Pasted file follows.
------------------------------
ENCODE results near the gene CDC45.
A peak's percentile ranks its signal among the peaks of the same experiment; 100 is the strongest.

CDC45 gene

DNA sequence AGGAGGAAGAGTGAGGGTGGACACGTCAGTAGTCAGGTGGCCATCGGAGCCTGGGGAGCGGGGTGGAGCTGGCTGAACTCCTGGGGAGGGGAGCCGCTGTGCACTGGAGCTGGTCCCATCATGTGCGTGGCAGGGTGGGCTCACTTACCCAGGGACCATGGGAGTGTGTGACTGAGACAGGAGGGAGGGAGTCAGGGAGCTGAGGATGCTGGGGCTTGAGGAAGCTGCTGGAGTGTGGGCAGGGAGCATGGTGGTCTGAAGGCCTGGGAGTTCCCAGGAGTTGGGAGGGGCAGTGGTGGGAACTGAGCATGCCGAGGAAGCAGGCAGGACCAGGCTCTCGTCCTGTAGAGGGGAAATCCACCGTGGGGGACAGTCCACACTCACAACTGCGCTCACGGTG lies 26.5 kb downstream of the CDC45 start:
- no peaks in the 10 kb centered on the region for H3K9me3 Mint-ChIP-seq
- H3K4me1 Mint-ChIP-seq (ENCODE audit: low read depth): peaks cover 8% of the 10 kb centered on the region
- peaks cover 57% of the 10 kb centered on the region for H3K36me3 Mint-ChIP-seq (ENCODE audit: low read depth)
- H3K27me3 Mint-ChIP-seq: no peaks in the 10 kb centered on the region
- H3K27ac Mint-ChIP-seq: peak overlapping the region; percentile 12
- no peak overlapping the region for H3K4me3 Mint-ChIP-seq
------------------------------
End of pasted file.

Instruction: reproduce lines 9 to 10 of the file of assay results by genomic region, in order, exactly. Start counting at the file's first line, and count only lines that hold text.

- H3K27ac Mint-ChIP-seq: peak overlapping the region; percentile 12
- no peak overlapping the region for H3K4me3 Mint-ChIP-seq